In comparison to the merge() function, dplyr has four different functions for different types of joins. It avoids confusion because you don't have to set values of the arguments. The join functions are given below:

  • inner_join()
  • left_join()
  • right_join()
  • full_join()

This example will perform all four types of joins using the above functions.

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# Performing Inner join
inner_join(band_members, band_instruments, by = "name")

  name  band    plays 
  <chr> <chr>   <chr> 
1 John  Beatles guitar
2 Paul  Beatles bass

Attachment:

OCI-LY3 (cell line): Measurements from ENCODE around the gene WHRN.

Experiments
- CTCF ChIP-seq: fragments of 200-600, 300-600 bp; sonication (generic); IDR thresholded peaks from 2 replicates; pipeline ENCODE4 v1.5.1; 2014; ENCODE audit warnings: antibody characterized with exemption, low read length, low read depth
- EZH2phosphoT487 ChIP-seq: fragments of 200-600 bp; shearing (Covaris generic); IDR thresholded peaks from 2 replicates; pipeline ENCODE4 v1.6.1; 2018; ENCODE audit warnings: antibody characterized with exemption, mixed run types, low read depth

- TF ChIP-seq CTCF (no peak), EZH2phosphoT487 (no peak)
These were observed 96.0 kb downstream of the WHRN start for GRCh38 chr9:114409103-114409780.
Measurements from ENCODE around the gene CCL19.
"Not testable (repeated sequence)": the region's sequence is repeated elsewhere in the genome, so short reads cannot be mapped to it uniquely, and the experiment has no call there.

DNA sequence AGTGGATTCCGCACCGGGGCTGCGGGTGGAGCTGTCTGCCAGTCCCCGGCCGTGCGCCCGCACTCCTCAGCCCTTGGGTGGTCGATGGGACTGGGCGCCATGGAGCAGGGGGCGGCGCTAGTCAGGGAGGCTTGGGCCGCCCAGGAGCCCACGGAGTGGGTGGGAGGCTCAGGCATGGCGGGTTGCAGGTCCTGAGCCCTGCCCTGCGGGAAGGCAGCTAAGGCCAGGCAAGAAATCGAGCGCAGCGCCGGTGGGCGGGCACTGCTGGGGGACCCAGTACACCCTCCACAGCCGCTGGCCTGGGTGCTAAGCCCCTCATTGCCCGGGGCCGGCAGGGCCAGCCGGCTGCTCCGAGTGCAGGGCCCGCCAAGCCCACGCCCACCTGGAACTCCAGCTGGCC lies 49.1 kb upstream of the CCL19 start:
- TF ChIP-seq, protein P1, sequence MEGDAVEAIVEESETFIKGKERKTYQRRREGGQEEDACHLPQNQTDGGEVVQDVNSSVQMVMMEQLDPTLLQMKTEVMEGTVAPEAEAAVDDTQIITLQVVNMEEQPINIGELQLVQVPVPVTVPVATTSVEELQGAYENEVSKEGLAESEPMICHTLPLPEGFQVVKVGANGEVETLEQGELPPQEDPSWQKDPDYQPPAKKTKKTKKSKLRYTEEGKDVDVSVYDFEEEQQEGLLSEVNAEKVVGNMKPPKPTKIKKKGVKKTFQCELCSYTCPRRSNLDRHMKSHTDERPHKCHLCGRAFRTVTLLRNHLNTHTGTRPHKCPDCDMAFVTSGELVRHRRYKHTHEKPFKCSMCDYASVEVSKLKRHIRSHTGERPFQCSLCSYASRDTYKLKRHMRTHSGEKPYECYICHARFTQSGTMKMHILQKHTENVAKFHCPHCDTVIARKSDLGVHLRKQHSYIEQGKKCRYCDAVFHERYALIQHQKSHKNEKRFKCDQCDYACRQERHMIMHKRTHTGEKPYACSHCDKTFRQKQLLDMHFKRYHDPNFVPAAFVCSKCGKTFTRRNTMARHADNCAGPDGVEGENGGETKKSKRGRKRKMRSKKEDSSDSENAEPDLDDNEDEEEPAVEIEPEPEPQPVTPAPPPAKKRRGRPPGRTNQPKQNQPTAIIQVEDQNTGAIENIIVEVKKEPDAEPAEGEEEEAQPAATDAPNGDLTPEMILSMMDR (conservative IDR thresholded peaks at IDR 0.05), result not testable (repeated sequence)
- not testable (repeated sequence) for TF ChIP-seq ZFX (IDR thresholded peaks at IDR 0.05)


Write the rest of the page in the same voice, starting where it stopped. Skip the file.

# Performing Left outer join  
left_join(band_members, band_instruments, by = "name")

  name  band    plays 
  <chr> <chr>   <chr> 
1 Mick  Stones  NA    
2 John  Beatles guitar
3 Paul  Beatles bass 

# Performing Right outer join 
 right_join(band_members, band_instruments, by = "name")

  name  band    plays 
  <chr> <chr>   <chr> 
1 John  Beatles guitar
2 Paul  Beatles bass  
3 Keith NA      guitar

# Performing Full outer join
full_join(band_members, band_instruments, by = "name")

  name  band    plays 
  <chr> <chr>   <chr> 
1 Mick  Stones  NA    
2 John  Beatles guitar
3 Paul  Beatles bass  
4 Keith NA      guitar
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Conclusion

When we start working with data stored in different tables or sources then we will start exploring the relationship between them. In this process, we join datasets to get a clear view. This operation happens in every project that works around data.